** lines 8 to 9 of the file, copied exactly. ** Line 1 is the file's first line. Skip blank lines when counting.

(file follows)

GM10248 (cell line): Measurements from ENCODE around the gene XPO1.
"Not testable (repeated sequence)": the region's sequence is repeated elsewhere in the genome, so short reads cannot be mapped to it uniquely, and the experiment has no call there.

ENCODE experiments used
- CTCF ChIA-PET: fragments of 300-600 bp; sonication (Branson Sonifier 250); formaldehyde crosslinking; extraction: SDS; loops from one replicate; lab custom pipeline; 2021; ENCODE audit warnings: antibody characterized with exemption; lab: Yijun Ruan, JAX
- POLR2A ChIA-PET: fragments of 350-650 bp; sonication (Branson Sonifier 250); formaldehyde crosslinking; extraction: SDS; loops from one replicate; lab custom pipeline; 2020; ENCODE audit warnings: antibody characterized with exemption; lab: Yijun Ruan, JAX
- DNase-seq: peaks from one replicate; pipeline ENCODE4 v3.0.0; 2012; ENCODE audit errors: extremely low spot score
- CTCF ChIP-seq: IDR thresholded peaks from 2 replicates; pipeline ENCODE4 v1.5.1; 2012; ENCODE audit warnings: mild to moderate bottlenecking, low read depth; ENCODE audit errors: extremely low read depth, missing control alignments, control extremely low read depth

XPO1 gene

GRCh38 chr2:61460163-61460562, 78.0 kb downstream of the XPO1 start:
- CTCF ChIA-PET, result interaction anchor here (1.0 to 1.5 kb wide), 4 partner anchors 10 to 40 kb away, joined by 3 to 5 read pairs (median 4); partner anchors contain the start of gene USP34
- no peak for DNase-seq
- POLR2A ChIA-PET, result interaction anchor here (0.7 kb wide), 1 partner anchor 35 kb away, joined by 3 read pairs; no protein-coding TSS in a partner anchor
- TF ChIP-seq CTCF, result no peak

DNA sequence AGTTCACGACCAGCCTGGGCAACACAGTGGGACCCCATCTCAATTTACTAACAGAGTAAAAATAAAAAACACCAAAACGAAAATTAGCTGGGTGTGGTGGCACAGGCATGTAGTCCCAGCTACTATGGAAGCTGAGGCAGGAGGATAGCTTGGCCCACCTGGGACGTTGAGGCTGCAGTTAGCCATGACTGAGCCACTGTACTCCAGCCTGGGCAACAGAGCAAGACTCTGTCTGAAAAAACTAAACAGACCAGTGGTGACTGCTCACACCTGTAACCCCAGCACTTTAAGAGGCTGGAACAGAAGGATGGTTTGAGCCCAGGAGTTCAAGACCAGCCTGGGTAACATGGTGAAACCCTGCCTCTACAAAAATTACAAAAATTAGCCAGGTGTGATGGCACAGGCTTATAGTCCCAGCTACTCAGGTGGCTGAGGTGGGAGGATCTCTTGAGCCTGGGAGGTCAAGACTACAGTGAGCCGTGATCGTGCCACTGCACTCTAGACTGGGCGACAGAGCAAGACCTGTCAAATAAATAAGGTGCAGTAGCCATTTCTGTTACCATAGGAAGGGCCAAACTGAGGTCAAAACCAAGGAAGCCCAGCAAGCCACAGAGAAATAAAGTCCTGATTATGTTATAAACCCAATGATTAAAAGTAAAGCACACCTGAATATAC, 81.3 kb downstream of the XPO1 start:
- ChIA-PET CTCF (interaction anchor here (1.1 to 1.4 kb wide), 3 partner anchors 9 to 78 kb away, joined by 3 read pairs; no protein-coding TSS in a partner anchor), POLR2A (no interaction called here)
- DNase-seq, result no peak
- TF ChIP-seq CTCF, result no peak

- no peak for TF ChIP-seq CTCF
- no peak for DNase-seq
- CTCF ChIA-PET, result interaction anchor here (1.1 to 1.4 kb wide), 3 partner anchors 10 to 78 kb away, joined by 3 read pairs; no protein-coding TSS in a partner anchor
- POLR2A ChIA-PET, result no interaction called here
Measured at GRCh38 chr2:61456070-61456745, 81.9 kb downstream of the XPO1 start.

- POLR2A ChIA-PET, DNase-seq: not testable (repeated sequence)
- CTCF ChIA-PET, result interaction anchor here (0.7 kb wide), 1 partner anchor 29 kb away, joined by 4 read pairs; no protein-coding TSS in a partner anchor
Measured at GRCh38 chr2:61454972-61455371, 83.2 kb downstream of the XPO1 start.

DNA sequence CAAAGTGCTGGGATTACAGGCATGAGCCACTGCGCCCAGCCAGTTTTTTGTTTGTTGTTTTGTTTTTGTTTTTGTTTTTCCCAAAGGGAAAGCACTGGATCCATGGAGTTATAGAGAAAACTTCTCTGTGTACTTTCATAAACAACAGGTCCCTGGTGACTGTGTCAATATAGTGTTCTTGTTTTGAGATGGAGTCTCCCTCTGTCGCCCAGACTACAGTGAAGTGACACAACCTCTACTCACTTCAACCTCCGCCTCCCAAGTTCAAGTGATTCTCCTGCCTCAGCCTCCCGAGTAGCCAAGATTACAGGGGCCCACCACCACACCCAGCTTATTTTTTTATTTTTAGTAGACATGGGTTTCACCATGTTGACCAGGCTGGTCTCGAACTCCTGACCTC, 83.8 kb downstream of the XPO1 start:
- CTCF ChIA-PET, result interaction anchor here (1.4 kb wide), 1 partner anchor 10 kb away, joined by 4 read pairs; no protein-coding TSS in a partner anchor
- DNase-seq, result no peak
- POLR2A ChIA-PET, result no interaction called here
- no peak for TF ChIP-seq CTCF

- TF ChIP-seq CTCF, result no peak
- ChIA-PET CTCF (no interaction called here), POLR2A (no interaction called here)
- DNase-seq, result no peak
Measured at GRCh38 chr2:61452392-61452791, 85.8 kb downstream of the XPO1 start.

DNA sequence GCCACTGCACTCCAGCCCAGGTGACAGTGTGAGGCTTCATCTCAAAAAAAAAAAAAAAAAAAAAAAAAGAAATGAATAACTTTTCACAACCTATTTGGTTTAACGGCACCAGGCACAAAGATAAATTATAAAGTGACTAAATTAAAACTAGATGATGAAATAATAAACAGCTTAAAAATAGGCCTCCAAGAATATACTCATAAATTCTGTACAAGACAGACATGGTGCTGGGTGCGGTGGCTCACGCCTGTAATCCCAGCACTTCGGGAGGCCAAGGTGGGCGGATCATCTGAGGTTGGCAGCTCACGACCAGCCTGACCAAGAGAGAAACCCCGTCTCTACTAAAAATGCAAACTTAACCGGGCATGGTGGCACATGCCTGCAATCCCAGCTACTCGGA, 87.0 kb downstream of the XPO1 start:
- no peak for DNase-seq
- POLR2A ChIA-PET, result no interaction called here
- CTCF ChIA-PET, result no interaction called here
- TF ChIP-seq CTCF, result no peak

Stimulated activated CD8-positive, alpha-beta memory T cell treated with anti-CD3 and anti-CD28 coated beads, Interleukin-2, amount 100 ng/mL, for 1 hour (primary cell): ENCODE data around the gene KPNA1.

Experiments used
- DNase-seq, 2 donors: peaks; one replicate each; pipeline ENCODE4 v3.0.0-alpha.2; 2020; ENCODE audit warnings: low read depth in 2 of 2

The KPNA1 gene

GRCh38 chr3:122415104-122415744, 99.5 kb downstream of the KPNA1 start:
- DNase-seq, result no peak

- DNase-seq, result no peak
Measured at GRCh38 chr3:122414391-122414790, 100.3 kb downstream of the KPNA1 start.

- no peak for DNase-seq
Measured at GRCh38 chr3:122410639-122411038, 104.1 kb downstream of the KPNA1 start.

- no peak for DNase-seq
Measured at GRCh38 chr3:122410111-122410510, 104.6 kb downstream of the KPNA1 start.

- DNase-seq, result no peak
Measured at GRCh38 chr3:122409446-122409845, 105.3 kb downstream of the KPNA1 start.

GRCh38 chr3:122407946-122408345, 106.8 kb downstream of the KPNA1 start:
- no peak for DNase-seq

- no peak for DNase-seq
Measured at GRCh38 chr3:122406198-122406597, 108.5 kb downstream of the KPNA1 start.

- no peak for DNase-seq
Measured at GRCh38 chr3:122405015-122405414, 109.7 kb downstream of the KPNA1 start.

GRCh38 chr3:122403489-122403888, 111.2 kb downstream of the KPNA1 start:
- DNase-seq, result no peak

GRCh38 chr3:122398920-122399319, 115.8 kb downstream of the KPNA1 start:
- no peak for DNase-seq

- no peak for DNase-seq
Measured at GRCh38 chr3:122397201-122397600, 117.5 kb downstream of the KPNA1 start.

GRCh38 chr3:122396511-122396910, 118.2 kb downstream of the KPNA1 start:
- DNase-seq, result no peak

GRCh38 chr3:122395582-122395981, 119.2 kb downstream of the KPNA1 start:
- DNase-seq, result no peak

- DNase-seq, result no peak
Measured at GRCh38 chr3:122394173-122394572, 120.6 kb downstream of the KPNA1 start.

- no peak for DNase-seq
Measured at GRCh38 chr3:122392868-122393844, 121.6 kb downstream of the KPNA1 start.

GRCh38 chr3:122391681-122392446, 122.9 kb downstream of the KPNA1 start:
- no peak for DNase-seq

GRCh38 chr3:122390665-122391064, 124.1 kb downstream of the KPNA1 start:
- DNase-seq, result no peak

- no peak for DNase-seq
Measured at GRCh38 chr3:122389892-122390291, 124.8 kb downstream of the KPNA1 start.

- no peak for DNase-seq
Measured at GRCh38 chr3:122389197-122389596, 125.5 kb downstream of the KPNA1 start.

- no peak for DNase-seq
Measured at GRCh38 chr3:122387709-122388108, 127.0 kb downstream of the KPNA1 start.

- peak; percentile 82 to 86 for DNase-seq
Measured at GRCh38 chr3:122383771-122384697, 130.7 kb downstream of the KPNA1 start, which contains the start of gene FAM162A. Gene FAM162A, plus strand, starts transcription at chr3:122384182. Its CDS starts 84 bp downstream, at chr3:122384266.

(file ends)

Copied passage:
XPO1 gene

GRCh38 chr2:61460163-61460562, 78.0 kb downstream of the XPO1 start: